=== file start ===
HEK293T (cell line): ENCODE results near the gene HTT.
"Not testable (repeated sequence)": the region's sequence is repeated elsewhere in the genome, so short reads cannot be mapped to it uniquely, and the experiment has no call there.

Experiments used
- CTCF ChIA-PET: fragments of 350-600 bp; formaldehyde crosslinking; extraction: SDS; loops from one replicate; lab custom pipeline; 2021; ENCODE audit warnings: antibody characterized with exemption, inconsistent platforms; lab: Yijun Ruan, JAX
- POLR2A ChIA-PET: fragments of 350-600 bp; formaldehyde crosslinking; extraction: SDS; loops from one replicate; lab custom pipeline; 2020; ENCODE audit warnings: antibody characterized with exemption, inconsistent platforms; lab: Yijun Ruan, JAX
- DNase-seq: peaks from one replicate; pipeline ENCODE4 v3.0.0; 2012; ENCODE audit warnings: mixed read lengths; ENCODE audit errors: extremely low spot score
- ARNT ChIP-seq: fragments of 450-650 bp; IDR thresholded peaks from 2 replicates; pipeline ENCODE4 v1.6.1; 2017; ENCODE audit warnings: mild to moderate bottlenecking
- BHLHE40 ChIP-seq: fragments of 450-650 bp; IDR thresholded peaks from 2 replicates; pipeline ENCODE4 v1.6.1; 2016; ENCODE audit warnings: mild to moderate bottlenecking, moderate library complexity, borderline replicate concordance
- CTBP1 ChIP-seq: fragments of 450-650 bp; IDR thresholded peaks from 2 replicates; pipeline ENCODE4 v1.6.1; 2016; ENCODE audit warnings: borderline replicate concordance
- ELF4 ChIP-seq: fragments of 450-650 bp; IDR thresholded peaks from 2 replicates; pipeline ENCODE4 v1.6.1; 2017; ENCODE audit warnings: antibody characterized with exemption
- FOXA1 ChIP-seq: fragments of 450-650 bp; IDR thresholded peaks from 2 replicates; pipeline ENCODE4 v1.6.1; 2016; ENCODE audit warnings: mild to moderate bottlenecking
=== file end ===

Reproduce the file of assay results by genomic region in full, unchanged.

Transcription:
HEK293T (cell line): ENCODE results near the gene HTT.
"Not testable (repeated sequence)": the region's sequence is repeated elsewhere in the genome, so short reads cannot be mapped to it uniquely, and the experiment has no call there.

Experiments used
- CTCF ChIA-PET: fragments of 350-600 bp; formaldehyde crosslinking; extraction: SDS; loops from one replicate; lab custom pipeline; 2021; ENCODE audit warnings: antibody characterized with exemption, inconsistent platforms; lab: Yijun Ruan, JAX
- POLR2A ChIA-PET: fragments of 350-600 bp; formaldehyde crosslinking; extraction: SDS; loops from one replicate; lab custom pipeline; 2020; ENCODE audit warnings: antibody characterized with exemption, inconsistent platforms; lab: Yijun Ruan, JAX
- DNase-seq: peaks from one replicate; pipeline ENCODE4 v3.0.0; 2012; ENCODE audit warnings: mixed read lengths; ENCODE audit errors: extremely low spot score
- ARNT ChIP-seq: fragments of 450-650 bp; IDR thresholded peaks from 2 replicates; pipeline ENCODE4 v1.6.1; 2017; ENCODE audit warnings: mild to moderate bottlenecking
- BHLHE40 ChIP-seq: fragments of 450-650 bp; IDR thresholded peaks from 2 replicates; pipeline ENCODE4 v1.6.1; 2016; ENCODE audit warnings: mild to moderate bottlenecking, moderate library complexity, borderline replicate concordance
- CTBP1 ChIP-seq: fragments of 450-650 bp; IDR thresholded peaks from 2 replicates; pipeline ENCODE4 v1.6.1; 2016; ENCODE audit warnings: borderline replicate concordance
- ELF4 ChIP-seq: fragments of 450-650 bp; IDR thresholded peaks from 2 replicates; pipeline ENCODE4 v1.6.1; 2017; ENCODE audit warnings: antibody characterized with exemption
- FOXA1 ChIP-seq: fragments of 450-650 bp; IDR thresholded peaks from 2 replicates; pipeline ENCODE4 v1.6.1; 2016; ENCODE audit warnings: mild to moderate bottlenecking